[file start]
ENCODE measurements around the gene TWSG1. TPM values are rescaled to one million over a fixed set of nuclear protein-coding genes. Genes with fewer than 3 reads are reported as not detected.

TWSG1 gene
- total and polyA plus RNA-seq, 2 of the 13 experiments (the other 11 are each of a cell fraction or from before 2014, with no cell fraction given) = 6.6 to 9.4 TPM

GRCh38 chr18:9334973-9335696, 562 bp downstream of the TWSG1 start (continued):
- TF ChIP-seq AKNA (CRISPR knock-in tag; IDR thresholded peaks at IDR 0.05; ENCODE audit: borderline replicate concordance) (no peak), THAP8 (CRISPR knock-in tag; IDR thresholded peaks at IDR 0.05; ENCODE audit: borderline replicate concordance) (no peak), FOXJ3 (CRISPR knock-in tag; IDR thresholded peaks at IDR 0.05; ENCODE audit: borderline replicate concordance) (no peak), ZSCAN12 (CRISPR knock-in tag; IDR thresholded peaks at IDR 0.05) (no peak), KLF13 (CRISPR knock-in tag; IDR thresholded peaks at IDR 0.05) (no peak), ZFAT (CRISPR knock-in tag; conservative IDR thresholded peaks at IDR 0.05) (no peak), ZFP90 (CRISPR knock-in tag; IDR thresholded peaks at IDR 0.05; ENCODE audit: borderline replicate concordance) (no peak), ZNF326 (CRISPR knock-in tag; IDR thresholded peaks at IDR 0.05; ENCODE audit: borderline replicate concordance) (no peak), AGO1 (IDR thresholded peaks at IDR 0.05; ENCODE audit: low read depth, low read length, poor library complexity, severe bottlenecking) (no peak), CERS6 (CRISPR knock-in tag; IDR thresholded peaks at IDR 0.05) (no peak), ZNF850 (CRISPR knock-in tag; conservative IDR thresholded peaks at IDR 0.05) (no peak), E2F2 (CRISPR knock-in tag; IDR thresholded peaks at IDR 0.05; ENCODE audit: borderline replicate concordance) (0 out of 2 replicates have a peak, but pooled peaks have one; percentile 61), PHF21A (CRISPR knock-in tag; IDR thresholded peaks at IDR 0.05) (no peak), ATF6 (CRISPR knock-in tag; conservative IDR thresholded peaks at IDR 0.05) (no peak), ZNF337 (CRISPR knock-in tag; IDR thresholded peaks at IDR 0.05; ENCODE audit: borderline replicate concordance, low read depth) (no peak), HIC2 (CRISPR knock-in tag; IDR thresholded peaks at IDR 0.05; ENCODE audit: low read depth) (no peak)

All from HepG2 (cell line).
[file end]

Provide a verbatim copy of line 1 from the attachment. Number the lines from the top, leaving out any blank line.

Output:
ENCODE measurements around the gene TWSG1. TPM values are rescaled to one million over a fixed set of nuclear protein-coding genes. Genes with fewer than 3 reads are reported as not detected.